There has been for quite some time a demand that we should concentrate on ‘The Life Divine’, the magnum opus of Sri Aurobindo. If you want to take it up, it has to be taken up with great care and resolution. It has to be done in a very systematic manner and with a long–range idea that it is to be a programme of considerable time. We should not expect it to finish, once you start it in a few lectures. It has not to be studied in a manner which would only give us a superficial acquaintance. I have very often felt that Auroville should be a nursery of talents, capacities and powers of communication, whereby works of Sri Aurobindo and the Mother could be studied in their amplitude, in their fullness and there should be a continuous stream, so that teachers, students study all these works in a co–operative, collaborative manner. The work like ‘The Life Divine’ is a very difficult work. Some of the best experts in the world have come to the conclusion after having reading a few chapters, that the book is very difficult.
Many of the people, who are qualified to study it, have not gone through it thoroughly. There are ideas which are incomprehensible. Even the scheme of the book is not easily seizeable. On the other hand there are a good number of scholars in the world who have studied ‘The Life Divine’ quite thoroughly well and they have proclaimed that this work is a great synthesis of the east and the west. Intellectually, it has been rated so high, that hardly any other work is comparable to it.
Mother herself, has said in the ‘Agenda’, that ‘The Life Divine’ and ‘The Synthesis of Yoga’ are intellectually perfect and this word ‘perfect’ is really perfect. If you examine ‘The Life Divine’ from the technical point of view, from the point of view of the arrangement of ideas, arrangement of data, physical, psychological and the method of exposition, you can say that it is truly perfect. Those who have made a study of philosophy particularly, which involves technicalities of philosophical understanding, philosophical exposition, philosophical argumentation; they are bound to conclude that this work, by applying all canons of criticism, is perfect.
Mother has herself had said at one time in Auroville, to study ‘The Life Divine’, you require ten years of preparation and this will give us a measure as to what kind of time we should devote to this great work. Why should we not? Ten years as compared to the amount of knowledge which is contained here, is a very short period. At least, there should be few people, who should take it up in that light, to be to be ready to study it for ten years. I have the assurance from a few people in Auroville, that they are prepared and that gives me a very great enthusiasm and I feel that it as an effort worth making. I thought that to begin a series of work–shops, not a work–shops but a series of work–shops because this is what I intend to have, if you really want to study. It should be done in an atmosphere of a work–shop, in a serious, dedicated attitude, putting into it all the work that it demands. There are some people who are reading with me ‘The Life Divine’, they are giving 7–8 hrs daily of study, apart from 1–2 hrs with me periodically. This is the level at which I would like, by some students in Auroville, to take it up. It is a fact that most of you are very busy with a number of activities and it may not be possible to give that much time, one can give a great deal of time. We shall see later on, as we proceed further as to how this programme can be developed.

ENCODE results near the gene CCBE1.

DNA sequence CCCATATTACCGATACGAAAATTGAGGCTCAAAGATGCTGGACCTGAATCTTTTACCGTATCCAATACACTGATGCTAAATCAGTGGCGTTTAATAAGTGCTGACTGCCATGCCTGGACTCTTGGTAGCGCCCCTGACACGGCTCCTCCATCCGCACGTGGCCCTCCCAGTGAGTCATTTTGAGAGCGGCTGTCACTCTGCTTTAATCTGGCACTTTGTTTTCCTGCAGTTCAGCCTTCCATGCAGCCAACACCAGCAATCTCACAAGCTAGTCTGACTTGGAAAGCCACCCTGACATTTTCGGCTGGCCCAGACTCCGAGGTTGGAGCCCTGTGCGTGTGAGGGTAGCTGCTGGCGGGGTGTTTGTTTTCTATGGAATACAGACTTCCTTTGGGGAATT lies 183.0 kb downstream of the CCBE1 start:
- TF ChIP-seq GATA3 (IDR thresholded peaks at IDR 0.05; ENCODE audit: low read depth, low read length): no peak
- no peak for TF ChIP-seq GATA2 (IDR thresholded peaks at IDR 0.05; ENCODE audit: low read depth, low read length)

In the first place I would like to raise a question, what is the relevance of the study of ‘The Life Divine’ in Auroville? One easy answer is, what I have already given, that answer is that, Auroville is supposed to be a place where the vision of Sri Aurobindo is attempted to be given a concrete shape. Since ‘The Life Divine’ is one of the major works of Sri Aurobindo, it would naturally follow that a good knowledge of this major work is wide–spread in Auroville; this would be one answer to this question. But there is another question and which is connected to this important point. It arises from the fact that ‘The Life Divine’ is fundamentally a philosophical work and there is in the programme of Auroville, a very important statement of the Mother, that we are here to do research through experience of the Supreme Truth. This is our programme. This word ‘experience’ is very important, the word ‘Supreme Truth’ is very important and both this terms have to be viewed against the background of that. Fundamentally, ‘The Life Divine’ is a philosophical work. When we say that it is a philosophical work, we need to understand that essentially it is an intellectual work.
Many people might legitimately argue that intellectual approach does not necessarily go well with the experiential approach. Intellect is a process of abstraction; intellectual thinking takes you to the realm of abstractions, takes you away from the concreteness, and takes you to the world of ideas and words taking you away from substance and possession, penetration of the substance. An experience means penetration and possession, therefore, a serious question can arise and must arise and we should raise this question at the very outset, as to why we should undertake such an exercise, which will involve an intellectual process of abstraction. Would it not hurt the basic programme of Auroville, which is experiential in character?
The answer is neither ‘yes’ nor ‘no’, the first answer is that those who are already experiential, those who have already developed capacities of experience, capacities of perception of the inner truth and who feel that they are already moving in that direction, for them this study may not be altogether necessary. I say altogether, it may be necessary even for them, but it can be dispensed with.